Video Encoding Basics: What is Latency and Why Does it Matter?
In the world of video streaming, you often hear promises of solutions offering not just “low” latency, but ”ultra-low”, “extreme-low” or even “zero” or “no” latency. So what do these terms mean and why is latency so important? In this post, we’ll break it down for you with a high level explanation of what video latency is, what causes it, when it matters and what can be done to reduce it. Interested in reading more about video encoding basics? You can check here for most posts in this series.
What is Video Latency?
Typically, when we’re talking about latency, we’re referring to end-to-end latency, also known as “glass-to-glass” latency – the amount of time it takes for a single frame of video to transfer from the camera to the display. This delay can range widely, from several minutes to a matter of milliseconds and while there is no absolute value that defines low latency, it’s often considered as less than 1 second, while under 300 milliseconds is referred to as ultra low latency.
End-to-End Latency Depends on the First Mile
The delivery, distribution, playback and production phases of the journey of live video are all dependent on the “first mile” otherwise known as video contribution. To best manage overall video latency, it’s critical to minimize it at the starting gate.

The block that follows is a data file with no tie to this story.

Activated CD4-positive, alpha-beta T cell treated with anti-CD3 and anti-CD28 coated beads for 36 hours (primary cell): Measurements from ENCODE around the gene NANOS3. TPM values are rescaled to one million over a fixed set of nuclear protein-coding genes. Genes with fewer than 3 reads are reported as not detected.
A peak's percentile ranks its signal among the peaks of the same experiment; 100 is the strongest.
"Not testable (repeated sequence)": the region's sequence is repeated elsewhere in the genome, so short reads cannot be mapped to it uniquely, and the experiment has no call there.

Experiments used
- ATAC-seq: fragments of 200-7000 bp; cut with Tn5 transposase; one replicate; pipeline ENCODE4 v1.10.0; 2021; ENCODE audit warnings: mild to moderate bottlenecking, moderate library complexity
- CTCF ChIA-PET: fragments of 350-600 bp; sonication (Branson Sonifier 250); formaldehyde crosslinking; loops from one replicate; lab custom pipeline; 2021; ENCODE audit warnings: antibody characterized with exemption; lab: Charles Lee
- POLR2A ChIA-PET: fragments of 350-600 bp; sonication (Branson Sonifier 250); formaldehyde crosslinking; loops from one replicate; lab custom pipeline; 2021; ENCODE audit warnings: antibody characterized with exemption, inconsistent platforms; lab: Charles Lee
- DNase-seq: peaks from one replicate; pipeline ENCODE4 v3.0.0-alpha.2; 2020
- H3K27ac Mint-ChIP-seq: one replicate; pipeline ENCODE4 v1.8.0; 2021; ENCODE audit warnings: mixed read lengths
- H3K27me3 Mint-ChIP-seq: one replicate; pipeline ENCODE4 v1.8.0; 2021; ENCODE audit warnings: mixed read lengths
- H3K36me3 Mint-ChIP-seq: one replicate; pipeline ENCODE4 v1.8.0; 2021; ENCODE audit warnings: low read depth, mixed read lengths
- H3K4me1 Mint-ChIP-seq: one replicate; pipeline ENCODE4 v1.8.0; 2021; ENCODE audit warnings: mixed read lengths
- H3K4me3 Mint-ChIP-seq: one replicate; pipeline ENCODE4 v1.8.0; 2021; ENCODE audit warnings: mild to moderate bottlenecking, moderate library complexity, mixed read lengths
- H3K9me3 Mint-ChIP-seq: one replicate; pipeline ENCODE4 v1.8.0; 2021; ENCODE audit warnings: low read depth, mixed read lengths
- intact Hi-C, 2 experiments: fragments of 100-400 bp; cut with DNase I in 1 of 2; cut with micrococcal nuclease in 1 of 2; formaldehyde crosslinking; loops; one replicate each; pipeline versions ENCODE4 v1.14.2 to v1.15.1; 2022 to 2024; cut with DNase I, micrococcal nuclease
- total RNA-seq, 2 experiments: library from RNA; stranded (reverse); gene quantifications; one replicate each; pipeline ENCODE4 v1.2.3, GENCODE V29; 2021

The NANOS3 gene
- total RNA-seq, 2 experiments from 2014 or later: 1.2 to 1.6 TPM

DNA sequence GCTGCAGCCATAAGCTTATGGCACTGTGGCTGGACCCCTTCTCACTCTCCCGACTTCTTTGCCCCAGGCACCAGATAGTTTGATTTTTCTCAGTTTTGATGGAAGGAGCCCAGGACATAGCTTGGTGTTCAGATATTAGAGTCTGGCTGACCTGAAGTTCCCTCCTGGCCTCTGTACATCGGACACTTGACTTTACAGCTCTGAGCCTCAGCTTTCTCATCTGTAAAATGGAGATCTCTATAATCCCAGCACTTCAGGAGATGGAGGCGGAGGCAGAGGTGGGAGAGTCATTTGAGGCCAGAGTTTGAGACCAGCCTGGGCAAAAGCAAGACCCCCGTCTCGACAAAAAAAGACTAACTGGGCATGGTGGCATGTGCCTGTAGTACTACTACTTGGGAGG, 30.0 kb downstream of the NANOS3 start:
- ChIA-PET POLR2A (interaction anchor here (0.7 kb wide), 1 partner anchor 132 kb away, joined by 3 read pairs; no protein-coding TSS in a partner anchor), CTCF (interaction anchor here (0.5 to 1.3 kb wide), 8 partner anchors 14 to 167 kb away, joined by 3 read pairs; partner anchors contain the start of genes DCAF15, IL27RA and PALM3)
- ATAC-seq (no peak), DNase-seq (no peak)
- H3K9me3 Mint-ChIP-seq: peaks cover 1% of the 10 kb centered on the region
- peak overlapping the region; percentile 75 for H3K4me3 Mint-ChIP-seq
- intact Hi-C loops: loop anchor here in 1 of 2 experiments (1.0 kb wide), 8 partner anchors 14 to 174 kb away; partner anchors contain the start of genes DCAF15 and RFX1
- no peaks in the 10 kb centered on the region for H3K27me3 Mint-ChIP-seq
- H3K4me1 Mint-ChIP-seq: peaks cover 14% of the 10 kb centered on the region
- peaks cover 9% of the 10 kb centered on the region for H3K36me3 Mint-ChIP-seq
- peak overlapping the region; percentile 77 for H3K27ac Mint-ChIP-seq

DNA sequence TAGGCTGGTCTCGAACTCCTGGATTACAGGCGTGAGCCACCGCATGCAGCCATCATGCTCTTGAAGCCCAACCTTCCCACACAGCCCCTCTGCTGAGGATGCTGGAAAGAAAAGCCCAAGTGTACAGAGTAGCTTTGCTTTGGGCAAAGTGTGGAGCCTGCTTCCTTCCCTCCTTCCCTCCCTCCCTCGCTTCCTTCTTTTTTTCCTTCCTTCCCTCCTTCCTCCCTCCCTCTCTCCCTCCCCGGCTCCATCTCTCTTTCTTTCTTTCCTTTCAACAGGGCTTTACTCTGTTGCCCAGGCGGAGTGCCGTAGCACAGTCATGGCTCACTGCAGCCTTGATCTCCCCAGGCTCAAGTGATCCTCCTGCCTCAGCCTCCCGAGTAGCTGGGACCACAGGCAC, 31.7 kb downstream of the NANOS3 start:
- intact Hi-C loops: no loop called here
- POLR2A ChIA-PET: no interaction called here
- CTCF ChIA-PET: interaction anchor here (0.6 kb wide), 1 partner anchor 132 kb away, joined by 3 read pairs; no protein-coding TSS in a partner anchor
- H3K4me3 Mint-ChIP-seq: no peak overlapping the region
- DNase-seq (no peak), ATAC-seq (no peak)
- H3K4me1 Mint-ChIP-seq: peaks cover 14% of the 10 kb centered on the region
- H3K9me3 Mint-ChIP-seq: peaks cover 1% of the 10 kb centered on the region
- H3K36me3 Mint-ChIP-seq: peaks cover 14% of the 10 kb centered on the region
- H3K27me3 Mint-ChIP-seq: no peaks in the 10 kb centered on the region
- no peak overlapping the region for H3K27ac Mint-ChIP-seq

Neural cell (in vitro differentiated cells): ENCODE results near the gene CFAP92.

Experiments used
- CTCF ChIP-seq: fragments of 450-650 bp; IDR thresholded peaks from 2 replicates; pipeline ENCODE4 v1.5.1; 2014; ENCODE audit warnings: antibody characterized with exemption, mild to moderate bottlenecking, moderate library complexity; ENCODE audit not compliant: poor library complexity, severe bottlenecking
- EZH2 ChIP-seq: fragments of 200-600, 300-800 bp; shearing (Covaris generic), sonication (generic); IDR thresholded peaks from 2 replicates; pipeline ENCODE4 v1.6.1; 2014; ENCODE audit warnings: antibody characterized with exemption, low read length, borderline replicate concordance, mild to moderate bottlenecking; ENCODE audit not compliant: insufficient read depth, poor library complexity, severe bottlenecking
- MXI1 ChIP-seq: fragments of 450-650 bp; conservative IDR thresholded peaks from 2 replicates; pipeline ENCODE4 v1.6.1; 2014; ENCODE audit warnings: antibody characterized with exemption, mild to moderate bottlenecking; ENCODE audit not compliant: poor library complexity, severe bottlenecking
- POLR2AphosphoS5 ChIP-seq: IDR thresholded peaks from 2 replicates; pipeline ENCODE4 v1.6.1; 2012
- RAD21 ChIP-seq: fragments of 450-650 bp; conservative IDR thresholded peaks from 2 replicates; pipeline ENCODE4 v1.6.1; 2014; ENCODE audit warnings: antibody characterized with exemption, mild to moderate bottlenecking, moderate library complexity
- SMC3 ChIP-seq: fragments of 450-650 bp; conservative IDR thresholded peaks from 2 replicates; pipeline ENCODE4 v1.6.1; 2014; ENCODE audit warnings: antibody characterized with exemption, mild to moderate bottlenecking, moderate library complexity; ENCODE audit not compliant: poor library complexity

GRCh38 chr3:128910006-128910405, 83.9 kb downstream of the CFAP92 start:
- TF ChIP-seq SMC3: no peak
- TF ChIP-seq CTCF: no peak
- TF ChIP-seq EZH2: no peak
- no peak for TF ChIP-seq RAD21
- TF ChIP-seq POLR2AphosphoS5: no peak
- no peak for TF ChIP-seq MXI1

What Causes Video Latency?
There are many factors which contribute to latency depending on your delivery chain and the number of video processing steps involved. While individually these delays might be minimal, cumulatively they can really add up. Some of the key contributors to video latency include:
Network type and speed
Whether it be by public internet, satellite or MPLS networks, the network you choose to use to transmit your video impacts both latency and quality. The speed of a network is generally defined by throughput or how many megabits or gigabits can it handle in the course of a second and also by the distance traveled.
Individual components in the streaming workflow
From the camera to video encoders, video decoders to the final display, each of the individual components in streaming workflows create processing delays which contribute to latency in varying degrees. OTT latency for example, is usually much higher than digital TV for example because video needs to go through additional steps before being viewed on a device.
Streaming protocols and output formats
The choice of video protocol used for contribution and distribution formats for viewing on a device greatly impacts video latency. In addition, the type of error correction used by the selected protocol to counter packet loss and jitter can also add to latency as well as firewall traversal.